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Made in U.S.A.


By Bret McCabe | Posted 2/25/2009

The stylized tics of pulpy mid-century American genre flicks seeped into the cinematic language of Jean-Luc Godard from the very beginning. So it's with a blithe dash of anarchic whimsy that the French filmmaker's ostensible attempt to make an American crime flick feels more like a weedy bloom of absurdist French theater. The little-seen 1966 Made in U.S.A.--which didn't get an American distribution when originally released, only hitting American theaters now in a restored 35-mm print thanks to Rialto Pictures--is based on a novel from sci-fi and crime workhorse Donald E. Westlake (penned under his Richard Stark pseudonym, the same nom de plume that churned out 1962's The Hunter, which inspired John Boorman's 1967 Point Blank). It's dedicated to "Nick" (Nicholas Ray) and "Sam" (Samuel Fuller), has characters named Richard Widmark, David Goodis, Donald Siegel, and Inspector Aldrich (as in, presumably, Robert), and takes place in Atlantic City. A femme fatale is harangued by shadowy men in suits. A gun seen in the first act will more than likely go off by the third. And police detectives have square chins and expressionless mugs. Crime movie fans know these conventions.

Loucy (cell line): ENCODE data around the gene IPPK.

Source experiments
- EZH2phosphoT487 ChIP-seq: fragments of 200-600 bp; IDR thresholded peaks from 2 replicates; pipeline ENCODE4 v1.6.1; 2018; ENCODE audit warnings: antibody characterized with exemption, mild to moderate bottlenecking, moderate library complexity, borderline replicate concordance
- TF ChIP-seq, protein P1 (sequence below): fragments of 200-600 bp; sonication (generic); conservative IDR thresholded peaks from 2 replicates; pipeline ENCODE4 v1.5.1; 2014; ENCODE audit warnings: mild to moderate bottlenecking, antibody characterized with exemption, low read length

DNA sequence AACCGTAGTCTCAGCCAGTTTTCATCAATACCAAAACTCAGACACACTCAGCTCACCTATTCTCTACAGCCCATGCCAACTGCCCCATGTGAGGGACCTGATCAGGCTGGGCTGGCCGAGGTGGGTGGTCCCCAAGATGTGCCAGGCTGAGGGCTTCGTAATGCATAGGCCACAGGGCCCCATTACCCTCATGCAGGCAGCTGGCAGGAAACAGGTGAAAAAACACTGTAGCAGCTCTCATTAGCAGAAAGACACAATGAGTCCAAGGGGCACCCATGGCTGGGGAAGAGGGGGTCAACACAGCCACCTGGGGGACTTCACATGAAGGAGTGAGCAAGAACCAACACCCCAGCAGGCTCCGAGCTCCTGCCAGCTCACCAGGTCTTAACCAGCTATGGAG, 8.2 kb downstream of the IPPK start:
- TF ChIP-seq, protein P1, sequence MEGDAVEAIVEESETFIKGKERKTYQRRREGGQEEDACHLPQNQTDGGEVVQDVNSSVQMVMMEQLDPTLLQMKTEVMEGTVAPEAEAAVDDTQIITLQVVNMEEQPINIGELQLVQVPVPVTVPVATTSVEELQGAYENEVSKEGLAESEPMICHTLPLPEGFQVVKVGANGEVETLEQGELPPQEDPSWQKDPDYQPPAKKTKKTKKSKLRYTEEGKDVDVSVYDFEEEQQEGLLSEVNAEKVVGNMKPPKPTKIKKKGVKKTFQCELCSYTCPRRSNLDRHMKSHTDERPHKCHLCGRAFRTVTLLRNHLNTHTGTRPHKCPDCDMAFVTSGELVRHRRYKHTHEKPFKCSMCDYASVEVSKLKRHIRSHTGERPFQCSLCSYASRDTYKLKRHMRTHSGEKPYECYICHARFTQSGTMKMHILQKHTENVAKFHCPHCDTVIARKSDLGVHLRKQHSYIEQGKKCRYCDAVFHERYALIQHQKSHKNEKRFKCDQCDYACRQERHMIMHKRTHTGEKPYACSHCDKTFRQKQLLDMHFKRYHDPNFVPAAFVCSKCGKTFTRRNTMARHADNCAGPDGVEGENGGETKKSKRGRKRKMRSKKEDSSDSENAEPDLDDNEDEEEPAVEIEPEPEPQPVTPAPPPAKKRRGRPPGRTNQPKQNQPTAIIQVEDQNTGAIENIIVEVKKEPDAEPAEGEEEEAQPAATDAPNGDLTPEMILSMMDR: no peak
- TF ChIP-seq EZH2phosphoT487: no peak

That this Atlantic City, France, looks a great deal like a Parisian exurb is the first in an endless stream of flourishes that twists this crime caper into a surreal world. Paula Nelson (Anna Karina, credited, as is the entire cast and crew, by her initials) wakes up in an Atlantic City hotel room and knows she's being tailed by two men, Richard Widmark (László Szabó) and Donald Siegel (Jean-Pierre Léaud). She's come to find out if her lover, Richard ________ (every time his name is mentioned in the movie, a burst of soundtrack/background noise blocks it out; he's voiced by Godard himself on a series of increasingly politically radical taped recordings) was murdered.

That's about as straightforward as the movie gets. Dialog occasionally dwindles into self-reflexive linguistic discussions. Cinematographer Raoul Coutard's camera frames people as if in print advertisements and circles an entire room just because it can. And, apropos of nothing, Marianne Faithfull shows up in a bar to sing the Rolling Stones' "As Tears Go By" a cappella. By the time characters named Richard Nixon and Robert MacNamara pop up, all semblance of a crime picture have been jettisoned for something far more daft.

Whether or not it completely works isn't that important. The movie begins with Paula waking up and ends with her falling asleep; in between is a bizarre dream world, one French artist's love/hate response to the cultural hegemony America exported via its wars, pop culture, and entertainments in the 1960s.

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